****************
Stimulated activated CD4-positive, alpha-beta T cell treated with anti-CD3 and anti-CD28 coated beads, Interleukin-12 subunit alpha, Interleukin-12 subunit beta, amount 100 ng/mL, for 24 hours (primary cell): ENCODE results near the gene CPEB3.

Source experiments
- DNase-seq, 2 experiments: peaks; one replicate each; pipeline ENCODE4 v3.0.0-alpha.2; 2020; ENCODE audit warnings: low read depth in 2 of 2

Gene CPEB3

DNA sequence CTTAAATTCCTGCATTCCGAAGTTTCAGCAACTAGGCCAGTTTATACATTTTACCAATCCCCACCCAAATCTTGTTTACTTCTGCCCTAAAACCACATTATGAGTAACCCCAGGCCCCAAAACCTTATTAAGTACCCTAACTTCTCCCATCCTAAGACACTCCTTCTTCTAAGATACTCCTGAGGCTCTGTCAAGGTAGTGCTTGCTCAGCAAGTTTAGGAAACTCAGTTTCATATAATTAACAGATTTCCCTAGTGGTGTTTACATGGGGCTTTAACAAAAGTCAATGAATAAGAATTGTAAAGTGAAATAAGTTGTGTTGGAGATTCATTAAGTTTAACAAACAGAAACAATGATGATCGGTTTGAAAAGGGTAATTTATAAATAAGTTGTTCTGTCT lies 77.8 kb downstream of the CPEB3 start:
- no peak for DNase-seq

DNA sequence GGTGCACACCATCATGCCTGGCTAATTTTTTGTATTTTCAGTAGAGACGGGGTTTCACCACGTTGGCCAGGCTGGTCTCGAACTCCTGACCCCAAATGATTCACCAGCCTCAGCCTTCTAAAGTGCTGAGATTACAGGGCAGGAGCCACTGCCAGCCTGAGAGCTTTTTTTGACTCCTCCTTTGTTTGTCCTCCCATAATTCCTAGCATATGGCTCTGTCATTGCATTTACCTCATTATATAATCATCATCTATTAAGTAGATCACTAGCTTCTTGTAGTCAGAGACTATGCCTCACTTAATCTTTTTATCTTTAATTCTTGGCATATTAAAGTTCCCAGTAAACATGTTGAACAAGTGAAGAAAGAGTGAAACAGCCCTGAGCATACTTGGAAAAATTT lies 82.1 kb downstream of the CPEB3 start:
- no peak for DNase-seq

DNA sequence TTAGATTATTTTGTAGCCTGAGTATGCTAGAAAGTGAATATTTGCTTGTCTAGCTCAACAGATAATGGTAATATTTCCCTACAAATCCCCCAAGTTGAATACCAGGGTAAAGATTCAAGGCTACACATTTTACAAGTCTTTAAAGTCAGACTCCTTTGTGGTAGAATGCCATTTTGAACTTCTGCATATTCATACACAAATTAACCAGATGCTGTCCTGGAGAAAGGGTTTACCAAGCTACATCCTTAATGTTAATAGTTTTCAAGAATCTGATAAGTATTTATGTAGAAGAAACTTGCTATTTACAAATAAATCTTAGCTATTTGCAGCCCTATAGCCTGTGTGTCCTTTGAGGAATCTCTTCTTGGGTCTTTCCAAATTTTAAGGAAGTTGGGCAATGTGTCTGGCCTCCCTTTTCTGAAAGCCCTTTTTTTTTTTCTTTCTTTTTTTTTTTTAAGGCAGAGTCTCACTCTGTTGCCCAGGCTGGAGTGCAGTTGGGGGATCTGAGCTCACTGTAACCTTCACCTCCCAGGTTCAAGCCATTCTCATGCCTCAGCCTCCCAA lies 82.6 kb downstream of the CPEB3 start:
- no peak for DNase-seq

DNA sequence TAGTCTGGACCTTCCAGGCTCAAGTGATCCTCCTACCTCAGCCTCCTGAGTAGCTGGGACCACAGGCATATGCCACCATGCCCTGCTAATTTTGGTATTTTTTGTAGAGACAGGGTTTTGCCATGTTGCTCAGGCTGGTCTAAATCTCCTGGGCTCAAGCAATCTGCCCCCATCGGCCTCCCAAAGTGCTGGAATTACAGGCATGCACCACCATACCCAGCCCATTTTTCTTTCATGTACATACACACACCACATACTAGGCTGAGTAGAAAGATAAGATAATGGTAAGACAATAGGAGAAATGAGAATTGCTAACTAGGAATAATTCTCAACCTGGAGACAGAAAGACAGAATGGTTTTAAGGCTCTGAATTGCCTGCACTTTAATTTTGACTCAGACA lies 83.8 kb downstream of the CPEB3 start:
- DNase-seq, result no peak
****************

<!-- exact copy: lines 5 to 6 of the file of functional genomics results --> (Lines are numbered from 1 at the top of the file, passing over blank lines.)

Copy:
DNA sequence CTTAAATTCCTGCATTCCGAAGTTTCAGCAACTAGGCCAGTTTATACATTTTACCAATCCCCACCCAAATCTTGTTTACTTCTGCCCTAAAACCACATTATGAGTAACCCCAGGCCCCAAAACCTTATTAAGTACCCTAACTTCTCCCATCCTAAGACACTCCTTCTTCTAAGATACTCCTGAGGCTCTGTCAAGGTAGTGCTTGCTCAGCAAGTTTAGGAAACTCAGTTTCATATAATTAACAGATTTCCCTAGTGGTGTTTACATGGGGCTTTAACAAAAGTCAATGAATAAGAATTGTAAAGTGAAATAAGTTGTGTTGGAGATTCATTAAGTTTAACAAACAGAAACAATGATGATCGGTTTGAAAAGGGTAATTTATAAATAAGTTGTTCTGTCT lies 77.8 kb downstream of the CPEB3 start:
- no peak for DNase-seq